The crofting century: how Scotland's small farms continue to feed the nation's appetite and heritage


Lewis-based food writer Barry Shelby argues that, far from clinging to a dying way of life, crofting's time is right now.

Crofting can be a conundrum. It was a modern improvement to subsistence farming on the mostly marginal lands of the Highlands and islands, but it neither fitted into the mainstream nor ever quite managed to shake off a bias against it as inefficient. Though crofts are indeed a type of small farm or smallholding, very few crofters have ever been full-time agriculturalists: in the past they also fished or collected kelp and today might be joiners and weavers. Yet official solutions to the perceived problems have nearly always offered only agricultural prescriptions – and then they have tended to favour large farming systems over small.

Yet I would argue that crofting's time has come. Consider various current issues: whether concerns over food security or demand for locally produced food, environmental issues or the reassessment of the values of self-sufficiency and sustainability. Crofting essentially offers a tick in all these boxes, though very real issues of reasonable profitability for crofters linger. Crofting systems need to be accepted as a fair and perhaps even equal partner by agri-business – and in the eyes of government policy makers who acknowledge that crofting keeps rural areas populated where, elsewhere, vast areas are controlled by only the wealthy.

'Crofters can't feed the entire country, but they can contribute in a healthy way,' says Lewis-based shepherd, weaver and retired engineer Neil Macleod, who is chairman of the Scottish Crofting Foundation (formerly the crofters' union). Macleod is bullish if realistic. But he thinks crofters need to do more to promote the elements that people increasingly hold dear, for example food produced in pristine environments, offering traceability and, generally speaking, additive free.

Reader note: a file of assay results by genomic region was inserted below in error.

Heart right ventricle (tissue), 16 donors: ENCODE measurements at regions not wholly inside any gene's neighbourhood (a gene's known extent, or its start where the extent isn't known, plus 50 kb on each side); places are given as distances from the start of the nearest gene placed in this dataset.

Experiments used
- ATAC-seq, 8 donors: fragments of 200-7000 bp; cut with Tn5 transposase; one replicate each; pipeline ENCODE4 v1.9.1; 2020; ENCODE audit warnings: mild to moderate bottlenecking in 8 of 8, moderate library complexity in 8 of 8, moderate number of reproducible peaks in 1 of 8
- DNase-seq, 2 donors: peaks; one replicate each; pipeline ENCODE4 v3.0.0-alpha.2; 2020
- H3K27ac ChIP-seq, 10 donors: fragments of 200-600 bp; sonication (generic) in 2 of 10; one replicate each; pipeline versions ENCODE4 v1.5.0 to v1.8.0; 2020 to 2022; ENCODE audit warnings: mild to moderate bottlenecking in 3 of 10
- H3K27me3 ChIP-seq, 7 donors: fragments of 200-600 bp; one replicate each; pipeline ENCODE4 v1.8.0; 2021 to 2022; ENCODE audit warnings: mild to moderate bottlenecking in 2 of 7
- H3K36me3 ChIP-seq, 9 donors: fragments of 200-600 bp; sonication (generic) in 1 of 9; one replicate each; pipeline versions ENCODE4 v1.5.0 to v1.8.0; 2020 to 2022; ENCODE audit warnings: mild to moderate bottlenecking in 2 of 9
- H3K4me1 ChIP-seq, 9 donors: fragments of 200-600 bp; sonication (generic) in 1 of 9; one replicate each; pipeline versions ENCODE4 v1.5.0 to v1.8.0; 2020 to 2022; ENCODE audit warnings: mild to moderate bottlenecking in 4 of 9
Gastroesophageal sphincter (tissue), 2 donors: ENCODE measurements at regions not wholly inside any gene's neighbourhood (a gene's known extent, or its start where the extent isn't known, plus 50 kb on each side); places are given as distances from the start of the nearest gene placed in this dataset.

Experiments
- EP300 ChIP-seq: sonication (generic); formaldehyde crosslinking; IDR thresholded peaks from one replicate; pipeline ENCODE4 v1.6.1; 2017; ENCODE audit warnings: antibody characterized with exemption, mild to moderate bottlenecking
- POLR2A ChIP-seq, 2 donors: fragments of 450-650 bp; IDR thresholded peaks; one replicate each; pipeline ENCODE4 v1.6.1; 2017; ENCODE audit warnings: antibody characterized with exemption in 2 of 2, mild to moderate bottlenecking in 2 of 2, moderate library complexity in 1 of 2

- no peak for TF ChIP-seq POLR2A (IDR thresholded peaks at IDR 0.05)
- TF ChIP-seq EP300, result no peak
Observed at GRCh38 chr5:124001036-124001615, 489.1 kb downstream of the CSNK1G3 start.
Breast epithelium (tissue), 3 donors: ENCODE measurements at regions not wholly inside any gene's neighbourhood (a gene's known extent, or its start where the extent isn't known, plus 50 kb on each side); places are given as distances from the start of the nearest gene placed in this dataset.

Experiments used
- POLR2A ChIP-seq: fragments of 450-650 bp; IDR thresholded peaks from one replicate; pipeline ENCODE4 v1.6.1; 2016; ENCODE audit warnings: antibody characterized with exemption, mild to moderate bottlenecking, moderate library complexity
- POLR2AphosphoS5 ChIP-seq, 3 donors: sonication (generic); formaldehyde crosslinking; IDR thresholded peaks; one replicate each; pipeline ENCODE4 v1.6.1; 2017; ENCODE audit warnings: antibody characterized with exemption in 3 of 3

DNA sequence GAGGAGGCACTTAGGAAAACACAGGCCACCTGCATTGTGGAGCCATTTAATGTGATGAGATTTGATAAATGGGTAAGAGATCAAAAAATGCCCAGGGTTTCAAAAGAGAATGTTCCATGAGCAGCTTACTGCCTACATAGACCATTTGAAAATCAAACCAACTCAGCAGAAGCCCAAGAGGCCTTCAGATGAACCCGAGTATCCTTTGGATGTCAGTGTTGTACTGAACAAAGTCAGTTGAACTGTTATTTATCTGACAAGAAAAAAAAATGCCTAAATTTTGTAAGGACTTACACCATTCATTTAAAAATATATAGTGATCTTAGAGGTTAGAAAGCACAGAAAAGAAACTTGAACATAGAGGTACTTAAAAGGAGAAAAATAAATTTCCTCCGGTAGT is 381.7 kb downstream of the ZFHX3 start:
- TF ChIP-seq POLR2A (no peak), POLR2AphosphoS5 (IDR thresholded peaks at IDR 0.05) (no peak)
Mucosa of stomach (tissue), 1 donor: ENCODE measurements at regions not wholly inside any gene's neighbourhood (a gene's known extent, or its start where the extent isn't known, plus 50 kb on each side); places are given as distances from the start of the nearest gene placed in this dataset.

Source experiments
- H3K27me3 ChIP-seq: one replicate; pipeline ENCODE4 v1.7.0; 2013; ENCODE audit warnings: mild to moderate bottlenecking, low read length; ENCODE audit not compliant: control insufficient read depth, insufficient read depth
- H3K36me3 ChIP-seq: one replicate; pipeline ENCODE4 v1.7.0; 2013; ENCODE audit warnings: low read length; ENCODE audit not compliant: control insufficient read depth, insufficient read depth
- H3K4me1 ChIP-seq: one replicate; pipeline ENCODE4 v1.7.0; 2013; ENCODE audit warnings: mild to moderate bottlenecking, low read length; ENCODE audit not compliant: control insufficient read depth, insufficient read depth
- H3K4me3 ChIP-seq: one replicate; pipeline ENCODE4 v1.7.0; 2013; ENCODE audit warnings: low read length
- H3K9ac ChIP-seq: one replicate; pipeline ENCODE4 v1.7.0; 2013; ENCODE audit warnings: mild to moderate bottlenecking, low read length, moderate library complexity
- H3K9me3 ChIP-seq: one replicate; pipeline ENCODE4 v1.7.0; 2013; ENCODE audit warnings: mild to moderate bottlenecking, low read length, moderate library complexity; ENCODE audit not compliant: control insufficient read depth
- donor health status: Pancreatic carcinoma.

Crofting counties represent a third of the Scottish landmass, a quarter of which is in the hands of crofters. One traditional contribution that crofting has made to agriculture across the UK has been the breeding of 'store lambs' – that is livestock sold for finishing down south in lowland Scotland or England. While that must continue – 'crofters are good at breeding hardy, healthy stock,' says Skye crofter Donald Murdie – it also puts crofters at the bottom of the food production chain, subject to low prices as everyone above them trims margins. Murdie has looked at food policy from various angles. He and wife Susanna Robson have been part of the Highlands and Islands Food Network and run fruit and veg box schemes (delivered sometimes by a local GP).

One answer is more finished products: whether local staples for the local market or speciality goods for a wider audience. Murdie, who has worked as the Crofting Foundation's land use project manager, says that means less centralisation of the processing, particularly abattoirs – a topic that 'consumers don't really want to hear about,' he adds. But neither do they want to hear that live animals have been shifted huge distances, suffering stress as a result.